Data Diligence: Understanding Clinical Quality Improvement

Nowhere is our society’s dependence on data more evident than in the healthcare industry, where treatment, compensation, and research all depend on quality reporting. Due to the high cost of compliance, however, many healthcare facilities have failed to fully adopt clinical reporting standards. Adopting these standards will lead to clinical quality improvement for patients, insurers, and healthcare providers alike.

Understanding Data Quality Rules

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Clinics and caregivers are hardly the only entities with an interest in health data. Federal and state benefit programs, private insurers, charities, and other groups regularly demand that healthcare providers adopt new standards for data recording and reporting. These standards are designed to make pertinent medical information more accessible to consumers, insurers, and technical and non-technical healthcare providers. The more consistent health data is, the easier it is for everyone involved to understand it and contribute to improved health outcomes.

Despite the manifold benefits of adopting consistent clinical quality standards, those standards place a serious burden on healthcare facilities. With rising costs and increasingly crowded hospitals, most providers have neither the resources to hire someone to update their data nor the time to do it themselves. Caregivers thus put updates off until long after the official deadline. Because many public and private benefit programs only compensate clinics that successfully adopt these standards, failure to comply makes it difficult for clinics to receive payment for their services, further straining their resources.

Even among hospitals and clinics that do comply with these reporting rules, there are often significant problems getting them to report the data accurately. The Meaningful Use e-measure program, for example, requires healthcare facilities and providers to prove that they are capable of reporting e-measures but not to resolve known quality problems or identify new ones. Many providers also fail to gather all of the relevant data or to store it all in the same databases, making even accurate records difficult to interpret.

The Benefits of Clinical Quality Improvement

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Whatever the regulations, consistent data standards will only be adopted once providers are convinced of the benefits of providing them. Despite the high cost, adopting healthcare reporting standards is almost always a good investment. The benefits of compliance include:

  • Reliable Research– Incomplete, inaccurate, or poorly stored data makes it difficult for hospitals to study and improve their current methods. If hospitals don’t include data on catheter use in their main reports, for example, it will be more difficult to figure out which patients have catheter-related infections and take measures to reduce them.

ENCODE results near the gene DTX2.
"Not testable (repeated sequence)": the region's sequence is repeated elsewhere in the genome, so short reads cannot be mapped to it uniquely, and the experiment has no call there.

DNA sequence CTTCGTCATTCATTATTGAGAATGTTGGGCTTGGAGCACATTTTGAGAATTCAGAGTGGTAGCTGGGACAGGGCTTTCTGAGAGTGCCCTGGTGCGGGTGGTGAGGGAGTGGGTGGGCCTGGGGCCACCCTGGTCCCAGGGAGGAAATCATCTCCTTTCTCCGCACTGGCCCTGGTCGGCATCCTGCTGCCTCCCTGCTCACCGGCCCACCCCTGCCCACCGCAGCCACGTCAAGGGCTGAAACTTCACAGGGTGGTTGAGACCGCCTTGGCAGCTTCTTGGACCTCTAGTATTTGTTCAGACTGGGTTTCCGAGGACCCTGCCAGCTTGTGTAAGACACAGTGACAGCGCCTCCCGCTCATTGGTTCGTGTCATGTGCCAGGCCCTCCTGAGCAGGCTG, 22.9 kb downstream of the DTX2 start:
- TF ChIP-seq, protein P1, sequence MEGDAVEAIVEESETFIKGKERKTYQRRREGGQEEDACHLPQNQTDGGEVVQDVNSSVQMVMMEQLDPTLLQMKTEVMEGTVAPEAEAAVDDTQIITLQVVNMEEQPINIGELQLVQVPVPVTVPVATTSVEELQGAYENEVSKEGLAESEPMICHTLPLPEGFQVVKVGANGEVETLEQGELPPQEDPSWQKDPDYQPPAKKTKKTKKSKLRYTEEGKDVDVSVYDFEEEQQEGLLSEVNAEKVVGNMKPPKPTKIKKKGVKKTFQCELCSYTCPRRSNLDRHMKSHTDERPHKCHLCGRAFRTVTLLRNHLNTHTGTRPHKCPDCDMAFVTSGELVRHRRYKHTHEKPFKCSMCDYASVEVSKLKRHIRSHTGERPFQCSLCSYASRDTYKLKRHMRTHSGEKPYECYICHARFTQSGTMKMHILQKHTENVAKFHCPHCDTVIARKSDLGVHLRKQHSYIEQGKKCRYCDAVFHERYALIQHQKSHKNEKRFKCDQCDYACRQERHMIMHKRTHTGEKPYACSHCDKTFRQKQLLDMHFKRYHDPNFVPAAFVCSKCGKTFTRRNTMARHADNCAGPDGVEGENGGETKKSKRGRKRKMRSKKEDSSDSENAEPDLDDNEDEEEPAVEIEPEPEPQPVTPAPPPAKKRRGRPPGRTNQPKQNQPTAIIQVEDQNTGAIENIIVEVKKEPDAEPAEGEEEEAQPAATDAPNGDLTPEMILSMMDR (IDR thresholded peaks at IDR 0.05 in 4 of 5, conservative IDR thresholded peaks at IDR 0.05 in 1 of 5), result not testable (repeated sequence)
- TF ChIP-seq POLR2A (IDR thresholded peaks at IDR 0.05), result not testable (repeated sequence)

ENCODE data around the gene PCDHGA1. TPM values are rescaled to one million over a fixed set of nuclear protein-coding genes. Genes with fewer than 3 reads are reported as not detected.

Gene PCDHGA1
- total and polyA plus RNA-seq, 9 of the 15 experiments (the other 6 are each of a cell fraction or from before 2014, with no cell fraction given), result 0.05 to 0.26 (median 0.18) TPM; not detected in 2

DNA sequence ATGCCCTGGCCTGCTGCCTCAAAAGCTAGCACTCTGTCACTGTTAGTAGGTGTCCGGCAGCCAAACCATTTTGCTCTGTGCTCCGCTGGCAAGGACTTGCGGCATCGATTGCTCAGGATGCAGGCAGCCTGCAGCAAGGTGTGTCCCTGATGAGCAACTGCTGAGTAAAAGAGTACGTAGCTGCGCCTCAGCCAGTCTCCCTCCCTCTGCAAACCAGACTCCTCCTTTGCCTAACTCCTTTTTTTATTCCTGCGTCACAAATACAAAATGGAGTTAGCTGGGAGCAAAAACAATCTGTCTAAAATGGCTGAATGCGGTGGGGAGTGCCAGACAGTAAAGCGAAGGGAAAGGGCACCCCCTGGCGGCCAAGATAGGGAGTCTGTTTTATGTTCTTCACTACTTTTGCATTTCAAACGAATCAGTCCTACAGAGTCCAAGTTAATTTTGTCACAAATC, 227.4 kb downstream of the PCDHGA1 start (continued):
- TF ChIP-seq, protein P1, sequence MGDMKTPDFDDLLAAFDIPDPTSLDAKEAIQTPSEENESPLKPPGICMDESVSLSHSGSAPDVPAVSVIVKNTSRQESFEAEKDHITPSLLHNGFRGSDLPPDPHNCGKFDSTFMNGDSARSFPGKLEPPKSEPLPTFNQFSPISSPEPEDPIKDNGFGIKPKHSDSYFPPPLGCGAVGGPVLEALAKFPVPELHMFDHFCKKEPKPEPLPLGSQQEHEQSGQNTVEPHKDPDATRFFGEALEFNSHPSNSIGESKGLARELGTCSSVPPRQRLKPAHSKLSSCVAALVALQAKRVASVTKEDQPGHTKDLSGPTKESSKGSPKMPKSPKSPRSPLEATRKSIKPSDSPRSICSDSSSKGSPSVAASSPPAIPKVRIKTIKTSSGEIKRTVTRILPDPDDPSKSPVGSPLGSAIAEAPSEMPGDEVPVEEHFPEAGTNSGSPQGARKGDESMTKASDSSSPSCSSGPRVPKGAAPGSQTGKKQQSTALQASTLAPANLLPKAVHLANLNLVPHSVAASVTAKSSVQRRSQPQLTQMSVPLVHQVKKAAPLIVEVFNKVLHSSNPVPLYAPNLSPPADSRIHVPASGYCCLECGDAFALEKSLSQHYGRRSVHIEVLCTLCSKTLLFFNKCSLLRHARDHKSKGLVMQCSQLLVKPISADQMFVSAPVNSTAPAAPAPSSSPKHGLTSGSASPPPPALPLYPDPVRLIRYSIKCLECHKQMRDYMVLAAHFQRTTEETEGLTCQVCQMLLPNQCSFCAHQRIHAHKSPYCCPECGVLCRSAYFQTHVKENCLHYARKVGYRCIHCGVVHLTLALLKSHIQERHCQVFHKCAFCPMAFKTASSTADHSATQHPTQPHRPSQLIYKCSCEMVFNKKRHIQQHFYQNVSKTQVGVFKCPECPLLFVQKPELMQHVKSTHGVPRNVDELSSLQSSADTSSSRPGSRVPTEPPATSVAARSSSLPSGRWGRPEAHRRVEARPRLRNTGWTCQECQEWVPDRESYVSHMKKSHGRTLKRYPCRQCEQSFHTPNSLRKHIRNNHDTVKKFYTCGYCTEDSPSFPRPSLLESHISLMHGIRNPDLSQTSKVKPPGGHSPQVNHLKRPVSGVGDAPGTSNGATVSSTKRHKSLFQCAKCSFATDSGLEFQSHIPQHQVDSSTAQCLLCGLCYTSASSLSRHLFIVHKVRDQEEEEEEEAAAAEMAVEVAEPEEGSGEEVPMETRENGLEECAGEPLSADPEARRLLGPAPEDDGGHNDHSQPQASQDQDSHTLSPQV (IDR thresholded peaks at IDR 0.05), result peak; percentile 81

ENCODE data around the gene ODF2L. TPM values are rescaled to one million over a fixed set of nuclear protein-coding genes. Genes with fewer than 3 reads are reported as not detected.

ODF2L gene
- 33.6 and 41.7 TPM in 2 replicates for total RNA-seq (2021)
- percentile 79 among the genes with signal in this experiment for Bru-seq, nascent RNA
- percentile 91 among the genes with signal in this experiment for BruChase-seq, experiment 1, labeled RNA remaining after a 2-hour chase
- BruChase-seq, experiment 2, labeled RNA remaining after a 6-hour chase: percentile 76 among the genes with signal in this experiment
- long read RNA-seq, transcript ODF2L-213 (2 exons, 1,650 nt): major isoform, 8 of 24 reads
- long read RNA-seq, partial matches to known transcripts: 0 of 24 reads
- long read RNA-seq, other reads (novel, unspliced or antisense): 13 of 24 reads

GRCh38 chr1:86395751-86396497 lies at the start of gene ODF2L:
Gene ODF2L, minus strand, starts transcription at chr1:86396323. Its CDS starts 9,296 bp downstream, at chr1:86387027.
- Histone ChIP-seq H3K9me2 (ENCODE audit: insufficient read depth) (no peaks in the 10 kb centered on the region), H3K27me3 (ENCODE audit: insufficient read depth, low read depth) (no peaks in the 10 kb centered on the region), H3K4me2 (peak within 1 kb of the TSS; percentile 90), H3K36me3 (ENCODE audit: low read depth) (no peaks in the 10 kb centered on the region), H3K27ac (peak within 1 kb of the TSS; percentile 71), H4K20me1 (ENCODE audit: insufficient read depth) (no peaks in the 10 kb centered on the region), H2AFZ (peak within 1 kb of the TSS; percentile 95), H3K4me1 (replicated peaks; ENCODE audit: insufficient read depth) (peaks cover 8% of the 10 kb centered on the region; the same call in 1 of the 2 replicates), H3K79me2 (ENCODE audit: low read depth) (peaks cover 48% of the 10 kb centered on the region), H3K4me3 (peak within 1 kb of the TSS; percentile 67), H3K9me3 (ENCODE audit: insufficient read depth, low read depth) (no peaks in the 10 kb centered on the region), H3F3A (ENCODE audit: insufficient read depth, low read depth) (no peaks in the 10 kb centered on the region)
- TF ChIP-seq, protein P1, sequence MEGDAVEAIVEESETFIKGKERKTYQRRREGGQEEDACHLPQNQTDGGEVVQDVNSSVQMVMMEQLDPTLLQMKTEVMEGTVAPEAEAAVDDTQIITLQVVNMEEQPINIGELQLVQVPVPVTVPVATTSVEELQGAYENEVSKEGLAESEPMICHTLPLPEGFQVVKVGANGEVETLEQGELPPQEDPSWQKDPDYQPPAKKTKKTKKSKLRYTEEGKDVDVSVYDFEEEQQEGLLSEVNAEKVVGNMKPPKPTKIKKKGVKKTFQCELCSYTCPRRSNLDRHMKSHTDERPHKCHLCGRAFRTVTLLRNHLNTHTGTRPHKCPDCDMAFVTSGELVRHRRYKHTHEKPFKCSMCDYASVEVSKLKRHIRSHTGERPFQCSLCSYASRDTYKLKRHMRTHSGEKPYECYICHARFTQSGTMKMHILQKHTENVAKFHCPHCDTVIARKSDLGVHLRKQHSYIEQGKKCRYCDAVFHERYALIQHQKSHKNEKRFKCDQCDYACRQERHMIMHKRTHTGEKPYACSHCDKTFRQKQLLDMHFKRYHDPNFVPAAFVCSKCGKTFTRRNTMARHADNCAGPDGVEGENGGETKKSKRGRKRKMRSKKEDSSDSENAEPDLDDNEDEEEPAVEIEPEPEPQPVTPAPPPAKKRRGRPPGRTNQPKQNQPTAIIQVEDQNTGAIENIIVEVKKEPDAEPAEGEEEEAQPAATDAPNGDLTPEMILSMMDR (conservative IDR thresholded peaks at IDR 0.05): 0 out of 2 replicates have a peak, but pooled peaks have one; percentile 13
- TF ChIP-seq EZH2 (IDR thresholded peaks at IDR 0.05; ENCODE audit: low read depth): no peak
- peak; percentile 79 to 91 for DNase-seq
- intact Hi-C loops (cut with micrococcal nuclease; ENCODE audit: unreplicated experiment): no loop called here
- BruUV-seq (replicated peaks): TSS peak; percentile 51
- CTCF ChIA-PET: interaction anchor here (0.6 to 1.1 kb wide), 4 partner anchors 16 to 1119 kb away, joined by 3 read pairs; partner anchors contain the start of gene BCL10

• Easy Education– Given the rise in chronic disease rates, hospitals are increasingly focusing on educating patients about current and future conditions. The better educated patients are, the easier it is for them to avoid chronic conditions and manage the ones they already have, saving hospitals money. Healthcare providers can only educate patients, however, if they present comprehensive, accurate data in a format they can understand.
  • Practitioner Input– New data gathering methods allow caregivers to be more intimately involved in recording and analyzing data. Physicians and nurses can thus make sure that data is recorded in a way that they and their peers can understand.
  • Reduced Time Requirements– Although updating clinical records takes up time in the short term, it more than makes up for this in the long run by improving workflows. Caregivers will not need to spend as much time recording their own data, fixing the data later on, or interpreting others’ data.
  • Patient Particulars– Modern e-measure reporting methods allow clinics and hospitals to study each caregiver’s patients and identify any differences in those patients’ health or needs. Healthcare facilities can then provide caregivers who deal with more challenging patient populations with the resources to do so effectively and compensation for their hard work.
  • Future Fast-Track– Clinical data standards will continue to change, but hospitals that have experience with clinical data improvement can make further changes with minimal cost or inconvenience. The more fully a hospital adopts current standards, the easier it will be to adopt future ones.

Compliance with current reporting standards is beneficial for all of the healthcare industry’s stakeholders. To encourage compliance, governments and benefit programs should emphasize to hospitals the advantages of clinical quality improvement.